Jacoby's Perspective on Oil Company Profits

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    Of Powerball and ‘Profiteers’
    By Jeff Jacoby, The Boston Globe
    November 14, 2005

    What would you call a return of $850,000 on an investment of just $20? A windfall? A rip-off? If such a killing were made by someone who was already a multimillionaire, would you be outraged? Would you insist that his bonanza be slapped with a stiff surtax, the better to redistribute some of that wealth to the less fortunate or to the Treasury?

    No need to wonder how Senator Judd Gregg of New Hampshire would answer such questions. When his $20 investment in Powerball lottery tickets paid off to the tune of $853,492 last month, the wealthy Republican jovially pronounced himself "truly deserving" and pocketed his winnings without a trace of embarrassment. He cheerfully declined the advice of colleagues like Kent Conrad of North Dakota, who suggested he donate the money to pay down the federal deficit.

    No way, said Gregg. He would give some of the jackpot to his family's charitable foundation, but "the majority I will use personally."

    So it goes without saying that Gregg has been stoutly defending the major oil companies from the current clamor for a windfall profits tax, right? Wrong. Like other politicians on both sides of the aisle, he has been blasting Big Oil's supposed gluttony and demanding that it be punished for its "infuriating" windfall profits.

    Just days after laying claim to his own windfall profit, Gregg issued a statement denouncing the oil industry for earning billions of dollars at a time when consumers are faced with high fuel prices. He called for an excess profit tax on oil companies, with the proceeds to be earmarked for low-income subsidies and deficit reduction. "I cannot sit back in good conscience," he intoned, "while those in our society struggling to heat their homes are being left in the cold by oil companies." Rarely is hypocrisy so blatant.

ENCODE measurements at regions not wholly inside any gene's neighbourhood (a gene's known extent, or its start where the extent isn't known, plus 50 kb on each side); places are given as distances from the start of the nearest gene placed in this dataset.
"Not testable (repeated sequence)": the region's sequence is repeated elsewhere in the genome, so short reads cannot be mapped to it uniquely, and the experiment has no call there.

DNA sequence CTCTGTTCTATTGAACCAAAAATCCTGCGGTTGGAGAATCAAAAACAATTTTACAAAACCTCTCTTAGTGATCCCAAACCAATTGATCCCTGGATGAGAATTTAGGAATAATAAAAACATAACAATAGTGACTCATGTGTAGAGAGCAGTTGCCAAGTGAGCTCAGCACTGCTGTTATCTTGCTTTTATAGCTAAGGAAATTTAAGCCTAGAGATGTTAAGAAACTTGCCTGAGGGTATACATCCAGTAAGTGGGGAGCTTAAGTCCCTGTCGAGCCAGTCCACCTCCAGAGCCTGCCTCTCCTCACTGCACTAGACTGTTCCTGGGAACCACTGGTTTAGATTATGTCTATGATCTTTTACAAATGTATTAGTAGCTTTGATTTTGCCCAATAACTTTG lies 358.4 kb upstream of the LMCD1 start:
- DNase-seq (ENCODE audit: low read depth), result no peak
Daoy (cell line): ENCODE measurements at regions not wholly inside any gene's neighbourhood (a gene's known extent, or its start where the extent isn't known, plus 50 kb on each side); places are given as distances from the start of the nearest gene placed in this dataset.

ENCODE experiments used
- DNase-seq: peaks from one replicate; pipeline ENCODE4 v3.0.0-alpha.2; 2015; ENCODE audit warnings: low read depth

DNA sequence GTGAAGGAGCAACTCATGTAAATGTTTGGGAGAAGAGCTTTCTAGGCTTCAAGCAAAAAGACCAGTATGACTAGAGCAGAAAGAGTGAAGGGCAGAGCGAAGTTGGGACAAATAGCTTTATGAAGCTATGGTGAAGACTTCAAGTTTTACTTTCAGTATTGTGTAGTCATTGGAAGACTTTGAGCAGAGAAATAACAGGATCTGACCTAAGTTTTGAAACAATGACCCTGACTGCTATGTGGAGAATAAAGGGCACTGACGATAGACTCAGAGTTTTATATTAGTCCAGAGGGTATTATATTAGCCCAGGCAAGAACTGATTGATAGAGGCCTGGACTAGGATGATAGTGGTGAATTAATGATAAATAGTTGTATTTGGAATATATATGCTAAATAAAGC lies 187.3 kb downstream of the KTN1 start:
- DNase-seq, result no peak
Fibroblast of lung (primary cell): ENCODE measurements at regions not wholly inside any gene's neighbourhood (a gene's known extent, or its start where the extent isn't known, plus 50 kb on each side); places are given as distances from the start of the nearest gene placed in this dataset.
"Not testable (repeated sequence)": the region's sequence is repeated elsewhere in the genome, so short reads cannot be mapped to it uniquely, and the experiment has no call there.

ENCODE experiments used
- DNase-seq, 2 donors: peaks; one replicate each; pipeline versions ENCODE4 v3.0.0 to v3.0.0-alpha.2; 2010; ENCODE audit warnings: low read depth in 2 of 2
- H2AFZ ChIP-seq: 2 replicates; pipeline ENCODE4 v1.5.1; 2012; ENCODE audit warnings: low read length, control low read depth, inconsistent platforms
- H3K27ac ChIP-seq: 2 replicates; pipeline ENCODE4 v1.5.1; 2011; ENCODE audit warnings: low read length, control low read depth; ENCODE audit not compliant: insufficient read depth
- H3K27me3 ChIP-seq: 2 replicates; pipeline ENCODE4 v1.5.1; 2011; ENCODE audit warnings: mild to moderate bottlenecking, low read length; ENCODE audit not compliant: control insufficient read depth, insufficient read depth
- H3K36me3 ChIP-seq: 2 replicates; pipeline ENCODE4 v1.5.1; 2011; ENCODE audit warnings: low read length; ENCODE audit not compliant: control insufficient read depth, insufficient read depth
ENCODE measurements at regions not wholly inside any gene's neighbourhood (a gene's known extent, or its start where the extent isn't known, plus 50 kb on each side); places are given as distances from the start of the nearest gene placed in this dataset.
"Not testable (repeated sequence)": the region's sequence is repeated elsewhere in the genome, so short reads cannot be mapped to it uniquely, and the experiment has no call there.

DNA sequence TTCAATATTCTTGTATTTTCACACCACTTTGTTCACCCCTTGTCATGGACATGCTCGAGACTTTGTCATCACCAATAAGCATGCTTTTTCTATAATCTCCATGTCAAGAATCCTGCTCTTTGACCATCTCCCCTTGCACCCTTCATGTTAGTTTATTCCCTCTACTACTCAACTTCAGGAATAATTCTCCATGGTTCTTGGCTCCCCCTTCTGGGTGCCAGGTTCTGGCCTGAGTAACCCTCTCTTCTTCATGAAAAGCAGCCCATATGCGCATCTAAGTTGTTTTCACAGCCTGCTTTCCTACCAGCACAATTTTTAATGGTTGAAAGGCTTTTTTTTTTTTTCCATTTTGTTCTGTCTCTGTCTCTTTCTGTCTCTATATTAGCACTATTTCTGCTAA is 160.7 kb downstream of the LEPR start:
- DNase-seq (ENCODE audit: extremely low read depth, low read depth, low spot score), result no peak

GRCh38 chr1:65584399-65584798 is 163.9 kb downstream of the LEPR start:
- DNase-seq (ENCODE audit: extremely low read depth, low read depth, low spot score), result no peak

"No fair!" the senator's defenders will protest. "Powerball is a game of chance. Gregg took a gamble and won, but everybody knows he could have ended up with nothing."

    The oil industry is a game of chance, too. Sometimes the price of crude soars to $70 a barrel; sometimes it drops to $10. Sometimes huge sums are invested in wells that turn out to be dry holes. Sometimes profits are healthy — and sometimes there are no profits at all. But unlike Gregg's trivial $20 gamble, big oil risks billions. This year alone, the industry will pour an estimated $86 billion into new technology and production. A single offshore drilling platform can run more than $1 billion.

    "Come on," the enemies of Big Oil will snort. "Gregg's winnings weren't out of line for a lottery winner, and he collected a lot less than some winners do. These oil company profits are unprecedented. ExxonMobil reported $9.9 billion in profits last quarter. That's not just high, that's obscene!"

    But profits can't be judged by dollar amounts alone. What counts is the percentage of revenues those profits represent. "Our numbers are huge because the scale of our industry is huge," Exxon CEO Lee Raymond tried, probably in vain, to explain during last week's big Senate hearing on oil company profits. Exxon's profits last quarter amounted to 9.8 cents for every dollar of sales. Is that obscene? Well, it was more profitable than Shell (which netted 7.8 cents of each dollar of revenue) or Chevron (6.6 cents) or BP (4.6 cents). But compared to Coca-Cola (21.2 cents), Bank of America (28.3 cents), or Microsoft (33.2 cents), it was nothing to write home about.

    Smacking oil bosses around may be good politics, but the unglamorous fact is that Big Oil's earnings, 7.7 percent of income in the second quarter of 2005, is lower than the overall US corporate average of 7.9 percent. The oil industry is more profitable than some (automobiles, media, utilities), but it can only envy the profits earned by semiconductors (14.6 percent), pharmaceuticals (18.6 percent), or banks (19.6 percent). Exxon is doing all right, but it didn't hit the big jackpot any more than Senator Gregg did.

    In fact, the real gas and oil profiteers weren't represented by the CEOs getting grilled on Capitol Hill last week, but by the demagogues doing the grilling. Over the past 25 years, according to the Tax Foundation, oil companies paid state and federal taxes of more than $2.2 trillion (in inflation-adjusted dollars). During the same period, the companies' profits totaled $630 billion — less than a third of the government's take. Government revenue from gasoline taxes alone has exceeded oil industry profits in 22 of the past 25 years.

    If Gregg and his colleagues want to see what America's greediest oil fatcats look like, they can find the answer in the nearest mirror. Will they do anything to rein in those money-grubbing villains? Don't hold your breath.

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